Steve Hanks/Lewiston Tribune
Sandy, left, Sharon and Kathy try to help their little brother Rez piece together the life he missed with them.
Editor’s Note: The story that follows was published in the Lewiston Tribune a couple of weeks ago. It’s fitting for Christmas, the season of love. This is the second of four parts.
In 1959, Walt and Helen Bargewell visited an adoption agency. They were there because Helen Bargewell decided she wanted a little girl for her birthday. The two had grown children from previous marriages.
They were drawn to a photo of a girl with blond hair and a sweet smile. That girl was Richardson, then 9. She met the couple and told them they could adopt her if they bought her a new bike. They agreed, and Richardson moved to their home in Yakima.
She got along well with her new dad, Walt Bargewell, and the two grew close. Though Helen Bargewell did her best, Richardson said, she could be controlling and verbally abusive.
From the moment Richardson entered their home, her new mom began removing every connection she had with her past. Her mother wanted her to forget everything that had happened, Richardson said, and to start fresh and build a new life as a Bargewell.
The woman who adopted Beeman wanted the sisters to maintain contact, but Helen Bargewell refused. When her sister’s family would visit the Bargewell’s bar and restaurant — her sister’s favorite place to eat — Bargewell would send Richardson downstairs or out to a movie so the two wouldn’t meet.
The few family mementos Richardson had left included a photo of her sister, that she would look at while hiding under her blankets and crying. When her mom found out, she took the photo away.
The girls had been given matching dolls, but Richardson’s was taken away and given to her aunt. The aunt, who didn’t approve of the forced separation, kept the doll and returned it to Richardson later in life.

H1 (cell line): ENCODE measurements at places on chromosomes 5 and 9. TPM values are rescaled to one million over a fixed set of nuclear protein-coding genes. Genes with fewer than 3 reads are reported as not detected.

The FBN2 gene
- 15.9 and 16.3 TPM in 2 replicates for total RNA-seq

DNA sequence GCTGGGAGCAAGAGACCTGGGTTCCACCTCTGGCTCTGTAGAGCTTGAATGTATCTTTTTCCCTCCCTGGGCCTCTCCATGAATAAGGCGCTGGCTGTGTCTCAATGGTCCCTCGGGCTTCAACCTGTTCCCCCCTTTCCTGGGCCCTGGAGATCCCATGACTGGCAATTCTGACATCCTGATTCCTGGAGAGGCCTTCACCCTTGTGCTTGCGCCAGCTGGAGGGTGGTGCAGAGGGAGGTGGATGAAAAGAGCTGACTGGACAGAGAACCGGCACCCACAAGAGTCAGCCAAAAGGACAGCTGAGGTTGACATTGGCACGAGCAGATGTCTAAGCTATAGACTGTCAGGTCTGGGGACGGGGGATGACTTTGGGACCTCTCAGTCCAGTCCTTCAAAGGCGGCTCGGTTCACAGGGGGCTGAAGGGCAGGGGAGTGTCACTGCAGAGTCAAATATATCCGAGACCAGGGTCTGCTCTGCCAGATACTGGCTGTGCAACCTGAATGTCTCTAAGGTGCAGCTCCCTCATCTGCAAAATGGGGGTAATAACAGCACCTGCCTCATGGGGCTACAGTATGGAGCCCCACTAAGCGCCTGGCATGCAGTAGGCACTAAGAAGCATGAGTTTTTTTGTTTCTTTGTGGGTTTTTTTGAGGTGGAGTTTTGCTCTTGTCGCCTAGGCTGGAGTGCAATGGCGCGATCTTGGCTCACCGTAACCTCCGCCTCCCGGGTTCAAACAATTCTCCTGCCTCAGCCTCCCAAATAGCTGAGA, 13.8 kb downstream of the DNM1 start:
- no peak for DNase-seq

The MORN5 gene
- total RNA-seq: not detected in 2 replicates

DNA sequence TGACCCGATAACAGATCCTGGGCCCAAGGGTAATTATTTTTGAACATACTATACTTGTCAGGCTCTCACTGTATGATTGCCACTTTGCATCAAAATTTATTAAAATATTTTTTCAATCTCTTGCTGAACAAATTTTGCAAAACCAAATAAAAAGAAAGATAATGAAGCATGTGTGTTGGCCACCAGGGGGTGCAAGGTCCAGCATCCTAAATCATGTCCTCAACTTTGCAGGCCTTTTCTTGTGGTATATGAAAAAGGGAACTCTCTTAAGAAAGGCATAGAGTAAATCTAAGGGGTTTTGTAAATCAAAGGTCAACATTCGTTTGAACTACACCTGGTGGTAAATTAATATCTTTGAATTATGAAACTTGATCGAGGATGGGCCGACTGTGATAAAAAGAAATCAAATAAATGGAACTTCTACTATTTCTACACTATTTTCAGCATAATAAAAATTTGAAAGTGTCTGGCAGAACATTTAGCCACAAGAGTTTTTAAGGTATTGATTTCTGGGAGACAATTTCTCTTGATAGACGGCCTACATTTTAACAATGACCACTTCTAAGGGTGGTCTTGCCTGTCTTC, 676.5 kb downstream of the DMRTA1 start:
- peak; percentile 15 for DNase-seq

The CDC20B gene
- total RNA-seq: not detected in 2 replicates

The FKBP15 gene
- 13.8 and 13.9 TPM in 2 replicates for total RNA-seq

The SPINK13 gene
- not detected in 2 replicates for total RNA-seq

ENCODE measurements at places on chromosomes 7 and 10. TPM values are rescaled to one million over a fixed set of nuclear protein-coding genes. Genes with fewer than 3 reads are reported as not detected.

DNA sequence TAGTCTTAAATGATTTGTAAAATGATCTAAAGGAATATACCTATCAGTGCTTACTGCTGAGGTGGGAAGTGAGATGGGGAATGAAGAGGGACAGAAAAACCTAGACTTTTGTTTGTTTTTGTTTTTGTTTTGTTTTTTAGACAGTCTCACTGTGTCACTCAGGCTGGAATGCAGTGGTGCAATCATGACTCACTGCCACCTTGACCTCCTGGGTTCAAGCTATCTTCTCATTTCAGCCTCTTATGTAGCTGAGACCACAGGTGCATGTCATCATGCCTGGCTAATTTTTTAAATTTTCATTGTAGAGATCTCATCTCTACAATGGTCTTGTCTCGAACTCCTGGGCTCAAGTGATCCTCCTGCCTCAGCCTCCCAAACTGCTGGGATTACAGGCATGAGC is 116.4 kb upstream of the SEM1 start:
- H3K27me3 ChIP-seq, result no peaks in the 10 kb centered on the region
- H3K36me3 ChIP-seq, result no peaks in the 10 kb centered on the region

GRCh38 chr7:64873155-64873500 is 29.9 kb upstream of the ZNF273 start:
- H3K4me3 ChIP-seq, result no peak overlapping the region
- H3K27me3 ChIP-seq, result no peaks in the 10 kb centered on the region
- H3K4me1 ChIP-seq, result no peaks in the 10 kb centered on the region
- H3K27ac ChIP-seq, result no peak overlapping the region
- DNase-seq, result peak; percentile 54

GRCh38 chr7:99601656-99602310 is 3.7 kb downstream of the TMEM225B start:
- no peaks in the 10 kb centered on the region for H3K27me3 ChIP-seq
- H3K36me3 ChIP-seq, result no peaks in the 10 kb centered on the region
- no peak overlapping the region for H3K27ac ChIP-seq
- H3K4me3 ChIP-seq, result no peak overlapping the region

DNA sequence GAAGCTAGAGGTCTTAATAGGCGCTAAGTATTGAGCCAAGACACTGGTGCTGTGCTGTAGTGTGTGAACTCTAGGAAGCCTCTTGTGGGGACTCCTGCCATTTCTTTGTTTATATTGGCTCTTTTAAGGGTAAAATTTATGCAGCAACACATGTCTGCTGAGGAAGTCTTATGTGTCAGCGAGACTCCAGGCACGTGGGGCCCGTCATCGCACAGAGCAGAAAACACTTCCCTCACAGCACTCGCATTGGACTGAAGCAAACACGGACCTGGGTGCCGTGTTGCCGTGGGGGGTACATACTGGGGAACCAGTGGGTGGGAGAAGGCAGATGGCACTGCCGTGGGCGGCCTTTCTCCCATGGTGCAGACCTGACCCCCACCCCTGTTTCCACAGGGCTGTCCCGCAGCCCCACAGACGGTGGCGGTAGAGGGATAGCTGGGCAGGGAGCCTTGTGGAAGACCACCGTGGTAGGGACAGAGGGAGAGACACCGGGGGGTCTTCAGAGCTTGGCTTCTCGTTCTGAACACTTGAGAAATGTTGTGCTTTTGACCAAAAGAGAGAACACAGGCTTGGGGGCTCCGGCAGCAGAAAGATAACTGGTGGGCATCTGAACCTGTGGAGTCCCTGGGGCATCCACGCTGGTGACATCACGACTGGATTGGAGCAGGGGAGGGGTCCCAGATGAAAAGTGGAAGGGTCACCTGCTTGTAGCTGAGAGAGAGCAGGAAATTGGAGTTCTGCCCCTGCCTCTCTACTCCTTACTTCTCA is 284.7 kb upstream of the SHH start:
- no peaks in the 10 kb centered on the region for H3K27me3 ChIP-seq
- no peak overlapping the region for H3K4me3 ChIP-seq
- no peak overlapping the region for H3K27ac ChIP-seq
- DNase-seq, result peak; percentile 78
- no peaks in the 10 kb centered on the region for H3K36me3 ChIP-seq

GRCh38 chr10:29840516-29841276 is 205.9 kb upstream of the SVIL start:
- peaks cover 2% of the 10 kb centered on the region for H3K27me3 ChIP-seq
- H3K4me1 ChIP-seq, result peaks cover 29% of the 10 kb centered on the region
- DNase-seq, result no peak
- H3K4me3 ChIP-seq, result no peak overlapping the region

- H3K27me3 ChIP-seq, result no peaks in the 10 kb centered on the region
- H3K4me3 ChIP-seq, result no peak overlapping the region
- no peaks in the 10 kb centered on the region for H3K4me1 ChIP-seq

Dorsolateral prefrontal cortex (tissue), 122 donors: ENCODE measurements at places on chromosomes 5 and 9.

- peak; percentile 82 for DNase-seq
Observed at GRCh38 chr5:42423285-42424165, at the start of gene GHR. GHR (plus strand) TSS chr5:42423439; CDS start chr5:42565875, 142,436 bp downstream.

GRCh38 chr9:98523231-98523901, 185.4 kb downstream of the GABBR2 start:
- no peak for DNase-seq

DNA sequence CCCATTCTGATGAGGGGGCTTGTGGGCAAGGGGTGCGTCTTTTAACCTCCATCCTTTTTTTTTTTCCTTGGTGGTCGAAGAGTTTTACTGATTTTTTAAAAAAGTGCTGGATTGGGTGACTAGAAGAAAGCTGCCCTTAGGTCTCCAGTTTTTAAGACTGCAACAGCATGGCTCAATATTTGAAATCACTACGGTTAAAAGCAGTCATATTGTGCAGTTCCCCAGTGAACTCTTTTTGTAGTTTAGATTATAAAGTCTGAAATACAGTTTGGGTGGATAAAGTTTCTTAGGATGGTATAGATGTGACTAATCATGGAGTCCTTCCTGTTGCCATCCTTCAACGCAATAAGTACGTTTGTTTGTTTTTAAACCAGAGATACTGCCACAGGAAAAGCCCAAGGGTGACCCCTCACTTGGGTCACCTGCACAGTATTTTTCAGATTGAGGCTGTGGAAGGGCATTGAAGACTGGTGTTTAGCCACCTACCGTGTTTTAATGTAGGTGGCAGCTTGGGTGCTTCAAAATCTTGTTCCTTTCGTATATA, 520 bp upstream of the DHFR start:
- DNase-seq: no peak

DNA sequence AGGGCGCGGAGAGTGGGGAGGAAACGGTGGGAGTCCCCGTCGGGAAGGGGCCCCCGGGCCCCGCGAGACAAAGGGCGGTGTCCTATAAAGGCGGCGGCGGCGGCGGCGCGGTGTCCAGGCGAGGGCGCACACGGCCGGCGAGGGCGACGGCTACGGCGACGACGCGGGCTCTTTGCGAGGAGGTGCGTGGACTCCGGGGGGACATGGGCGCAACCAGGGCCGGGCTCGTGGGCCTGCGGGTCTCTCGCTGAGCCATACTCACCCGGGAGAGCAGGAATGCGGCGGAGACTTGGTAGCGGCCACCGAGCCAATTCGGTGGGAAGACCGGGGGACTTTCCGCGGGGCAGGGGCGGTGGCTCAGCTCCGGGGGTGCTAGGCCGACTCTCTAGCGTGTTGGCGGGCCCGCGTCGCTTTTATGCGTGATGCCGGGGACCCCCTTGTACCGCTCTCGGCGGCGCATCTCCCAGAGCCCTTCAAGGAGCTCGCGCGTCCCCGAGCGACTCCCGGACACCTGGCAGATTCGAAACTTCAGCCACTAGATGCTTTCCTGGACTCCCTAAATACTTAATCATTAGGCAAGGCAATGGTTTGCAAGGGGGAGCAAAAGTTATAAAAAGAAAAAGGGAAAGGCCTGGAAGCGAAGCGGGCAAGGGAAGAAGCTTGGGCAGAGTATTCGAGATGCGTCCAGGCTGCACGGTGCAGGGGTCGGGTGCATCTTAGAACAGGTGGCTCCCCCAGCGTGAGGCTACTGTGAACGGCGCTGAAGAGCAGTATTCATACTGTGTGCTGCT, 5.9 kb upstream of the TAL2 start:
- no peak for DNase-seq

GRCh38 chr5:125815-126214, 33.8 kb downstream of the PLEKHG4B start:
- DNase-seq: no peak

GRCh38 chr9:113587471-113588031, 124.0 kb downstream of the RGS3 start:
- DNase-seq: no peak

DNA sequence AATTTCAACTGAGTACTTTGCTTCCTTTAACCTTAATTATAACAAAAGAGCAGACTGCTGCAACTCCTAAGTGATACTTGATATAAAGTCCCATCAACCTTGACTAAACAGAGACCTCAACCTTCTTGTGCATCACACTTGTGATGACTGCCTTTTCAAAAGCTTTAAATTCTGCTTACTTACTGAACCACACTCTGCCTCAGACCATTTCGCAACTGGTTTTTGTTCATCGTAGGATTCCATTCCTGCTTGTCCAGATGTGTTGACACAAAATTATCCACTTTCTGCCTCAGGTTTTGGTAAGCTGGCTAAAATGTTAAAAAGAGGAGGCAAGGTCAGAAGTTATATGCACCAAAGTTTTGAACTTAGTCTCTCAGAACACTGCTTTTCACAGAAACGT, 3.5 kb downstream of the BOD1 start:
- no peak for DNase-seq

Being so strictly cut off from her past forced Richardson to stop thinking about her family, and she eventually stopped missing them.
“You just shut it off because you’re not allowed,” Richardson said.
Things changed after Richardson’s family moved to Seattle when she was around 12. At about age 15, a cousin told her where her sister lived and her new last name. Richardson wrote it down in hopes she would be able to find her someday.
When her mother discovered the information, she was angry; but the incident may have convinced her it was only a matter of time until the sisters found each other.
For whatever reason, she eventually relented and arranged for Richardson to meet her sister when she came to Seattle for an ear surgery. Richardson was 16, her sister was 15.
“I was really excited,” Richardson remembered, but it was also a bit awkward. She and Beeman hadn’t seen each other for seven years and were very different people.
Beeman wore makeup and fixed her hair nicely; Richardson didn’t. Beeman was quiet, and the more talkative Richardson couldn’t get much out of her.
Richardson now realizes her sister was just more reserved, but at the time she didn’t know what to make of it.
“We didn’t know each other,” Richardson said.
During the visit, the two went to downtown Seattle and got matching outfits. Richardson doesn’t remember writing her afterwards, but soon after Beeman joined them on a family vacation, and the two became close again.
When Richardson was a sophomore in high school, her adopted dad died. At the end of the school year, Helen Bargewell and Richardson moved to Lewiston.
Now just three hours from her sister in Grandview, Richardson remembers numerous trips to visit Beeman. The two eventually decided to find their biological parents.
Richardson didn’t remember much from her childhood, but Beeman recalled visiting an aunt in Waitsburg. The two tracked her down and, through her, they found their father.
EDITOR’S NOTE: Tomorrow in the story of the separated Rex hears for the first time, as a 9-year-old that he may be adopted.